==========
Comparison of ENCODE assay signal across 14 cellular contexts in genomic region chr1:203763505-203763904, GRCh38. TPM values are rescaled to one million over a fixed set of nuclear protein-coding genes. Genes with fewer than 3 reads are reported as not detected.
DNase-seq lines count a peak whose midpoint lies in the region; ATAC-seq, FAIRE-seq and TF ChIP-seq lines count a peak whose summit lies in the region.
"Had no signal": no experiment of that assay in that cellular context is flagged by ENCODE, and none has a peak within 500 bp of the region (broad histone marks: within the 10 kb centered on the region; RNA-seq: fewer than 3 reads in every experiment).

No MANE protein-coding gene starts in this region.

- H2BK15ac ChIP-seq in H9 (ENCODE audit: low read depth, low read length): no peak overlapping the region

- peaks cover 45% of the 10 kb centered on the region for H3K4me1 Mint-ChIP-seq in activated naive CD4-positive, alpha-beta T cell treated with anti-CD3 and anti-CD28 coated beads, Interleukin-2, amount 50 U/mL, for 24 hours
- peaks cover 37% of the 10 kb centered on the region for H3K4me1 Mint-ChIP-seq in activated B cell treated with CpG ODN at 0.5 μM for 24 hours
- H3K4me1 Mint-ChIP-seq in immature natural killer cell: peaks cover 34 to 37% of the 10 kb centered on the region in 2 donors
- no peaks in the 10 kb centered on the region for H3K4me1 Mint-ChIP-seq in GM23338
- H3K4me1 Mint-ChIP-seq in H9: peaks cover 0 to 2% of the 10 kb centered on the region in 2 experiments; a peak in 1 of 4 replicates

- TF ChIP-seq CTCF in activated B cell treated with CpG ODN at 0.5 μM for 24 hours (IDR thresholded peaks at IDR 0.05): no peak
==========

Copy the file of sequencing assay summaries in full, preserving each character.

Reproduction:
Comparison of ENCODE assay signal across 14 cellular contexts in genomic region chr1:203763505-203763904, GRCh38. TPM values are rescaled to one million over a fixed set of nuclear protein-coding genes. Genes with fewer than 3 reads are reported as not detected.
DNase-seq lines count a peak whose midpoint lies in the region; ATAC-seq, FAIRE-seq and TF ChIP-seq lines count a peak whose summit lies in the region.
"Had no signal": no experiment of that assay in that cellular context is flagged by ENCODE, and none has a peak within 500 bp of the region (broad histone marks: within the 10 kb centered on the region; RNA-seq: fewer than 3 reads in every experiment).

No MANE protein-coding gene starts in this region.

- H2BK15ac ChIP-seq in H9 (ENCODE audit: low read depth, low read length): no peak overlapping the region

- peaks cover 45% of the 10 kb centered on the region for H3K4me1 Mint-ChIP-seq in activated naive CD4-positive, alpha-beta T cell treated with anti-CD3 and anti-CD28 coated beads, Interleukin-2, amount 50 U/mL, for 24 hours
- peaks cover 37% of the 10 kb centered on the region for H3K4me1 Mint-ChIP-seq in activated B cell treated with CpG ODN at 0.5 μM for 24 hours
- H3K4me1 Mint-ChIP-seq in immature natural killer cell: peaks cover 34 to 37% of the 10 kb centered on the region in 2 donors
- no peaks in the 10 kb centered on the region for H3K4me1 Mint-ChIP-seq in GM23338
- H3K4me1 Mint-ChIP-seq in H9: peaks cover 0 to 2% of the 10 kb centered on the region in 2 experiments; a peak in 1 of 4 replicates

- TF ChIP-seq CTCF in activated B cell treated with CpG ODN at 0.5 μM for 24 hours (IDR thresholded peaks at IDR 0.05): no peak